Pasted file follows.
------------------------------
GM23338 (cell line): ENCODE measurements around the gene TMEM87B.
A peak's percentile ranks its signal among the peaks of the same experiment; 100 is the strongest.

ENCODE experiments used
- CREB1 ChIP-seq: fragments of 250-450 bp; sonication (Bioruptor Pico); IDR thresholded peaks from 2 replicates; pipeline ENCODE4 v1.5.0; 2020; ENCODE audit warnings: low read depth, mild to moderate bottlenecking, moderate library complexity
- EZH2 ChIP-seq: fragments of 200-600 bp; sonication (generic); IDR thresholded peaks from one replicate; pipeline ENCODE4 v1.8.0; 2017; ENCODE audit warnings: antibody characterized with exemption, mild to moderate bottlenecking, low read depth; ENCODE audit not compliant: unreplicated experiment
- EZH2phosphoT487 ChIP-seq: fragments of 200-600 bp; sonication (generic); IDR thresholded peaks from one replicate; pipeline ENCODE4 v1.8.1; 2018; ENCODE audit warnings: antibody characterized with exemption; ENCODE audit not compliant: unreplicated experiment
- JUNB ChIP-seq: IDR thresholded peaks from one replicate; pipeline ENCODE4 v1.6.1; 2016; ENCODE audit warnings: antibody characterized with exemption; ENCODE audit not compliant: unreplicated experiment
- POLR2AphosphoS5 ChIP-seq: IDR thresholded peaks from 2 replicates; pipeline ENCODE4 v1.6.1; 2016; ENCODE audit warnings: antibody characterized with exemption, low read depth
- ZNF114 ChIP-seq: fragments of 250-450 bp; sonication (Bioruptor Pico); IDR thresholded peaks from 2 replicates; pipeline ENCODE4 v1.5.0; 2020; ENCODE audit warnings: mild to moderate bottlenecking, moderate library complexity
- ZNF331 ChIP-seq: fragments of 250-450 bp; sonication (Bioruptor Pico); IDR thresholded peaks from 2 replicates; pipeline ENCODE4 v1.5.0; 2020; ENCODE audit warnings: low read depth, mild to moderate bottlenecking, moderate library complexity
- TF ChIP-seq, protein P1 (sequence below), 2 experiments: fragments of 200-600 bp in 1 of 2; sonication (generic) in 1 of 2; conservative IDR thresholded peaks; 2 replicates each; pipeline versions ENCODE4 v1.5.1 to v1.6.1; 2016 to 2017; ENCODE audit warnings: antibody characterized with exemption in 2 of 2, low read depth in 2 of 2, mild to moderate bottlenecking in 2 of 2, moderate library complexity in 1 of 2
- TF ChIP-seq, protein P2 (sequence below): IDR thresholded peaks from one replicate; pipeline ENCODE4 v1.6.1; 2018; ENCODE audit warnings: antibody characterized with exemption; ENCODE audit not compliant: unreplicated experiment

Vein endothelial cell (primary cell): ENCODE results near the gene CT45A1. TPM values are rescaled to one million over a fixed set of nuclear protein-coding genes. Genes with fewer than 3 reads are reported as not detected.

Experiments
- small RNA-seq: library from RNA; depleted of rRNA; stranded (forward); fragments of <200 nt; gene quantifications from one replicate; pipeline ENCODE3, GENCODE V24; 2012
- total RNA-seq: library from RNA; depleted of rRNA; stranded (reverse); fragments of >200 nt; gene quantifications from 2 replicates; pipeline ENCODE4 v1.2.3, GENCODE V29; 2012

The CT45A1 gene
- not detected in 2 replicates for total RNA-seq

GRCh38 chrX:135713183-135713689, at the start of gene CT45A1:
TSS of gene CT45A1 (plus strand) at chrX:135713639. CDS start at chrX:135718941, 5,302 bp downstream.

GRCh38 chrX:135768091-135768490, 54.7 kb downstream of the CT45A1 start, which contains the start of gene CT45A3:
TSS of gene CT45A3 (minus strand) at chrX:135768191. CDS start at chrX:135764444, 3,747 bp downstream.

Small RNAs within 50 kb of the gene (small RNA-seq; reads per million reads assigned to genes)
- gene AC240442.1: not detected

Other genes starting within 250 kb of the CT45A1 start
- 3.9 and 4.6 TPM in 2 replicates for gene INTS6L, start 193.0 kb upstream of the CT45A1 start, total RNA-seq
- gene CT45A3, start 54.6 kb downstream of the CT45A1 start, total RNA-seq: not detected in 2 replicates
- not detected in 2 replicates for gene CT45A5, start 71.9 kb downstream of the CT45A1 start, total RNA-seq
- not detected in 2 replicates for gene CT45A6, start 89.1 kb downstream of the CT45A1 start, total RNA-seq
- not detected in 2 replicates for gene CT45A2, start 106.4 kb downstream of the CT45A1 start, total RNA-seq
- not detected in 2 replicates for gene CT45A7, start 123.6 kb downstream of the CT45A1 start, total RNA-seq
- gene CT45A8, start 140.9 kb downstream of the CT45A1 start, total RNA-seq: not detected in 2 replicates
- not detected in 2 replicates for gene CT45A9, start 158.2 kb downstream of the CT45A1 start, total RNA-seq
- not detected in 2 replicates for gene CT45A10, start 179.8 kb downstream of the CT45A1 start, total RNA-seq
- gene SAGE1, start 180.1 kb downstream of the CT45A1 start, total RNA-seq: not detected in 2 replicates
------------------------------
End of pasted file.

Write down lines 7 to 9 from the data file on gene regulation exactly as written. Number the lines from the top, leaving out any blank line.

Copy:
- JUNB ChIP-seq: IDR thresholded peaks from one replicate; pipeline ENCODE4 v1.6.1; 2016; ENCODE audit warnings: antibody characterized with exemption; ENCODE audit not compliant: unreplicated experiment
- POLR2AphosphoS5 ChIP-seq: IDR thresholded peaks from 2 replicates; pipeline ENCODE4 v1.6.1; 2016; ENCODE audit warnings: antibody characterized with exemption, low read depth
- ZNF114 ChIP-seq: fragments of 250-450 bp; sonication (Bioruptor Pico); IDR thresholded peaks from 2 replicates; pipeline ENCODE4 v1.5.0; 2020; ENCODE audit warnings: mild to moderate bottlenecking, moderate library complexity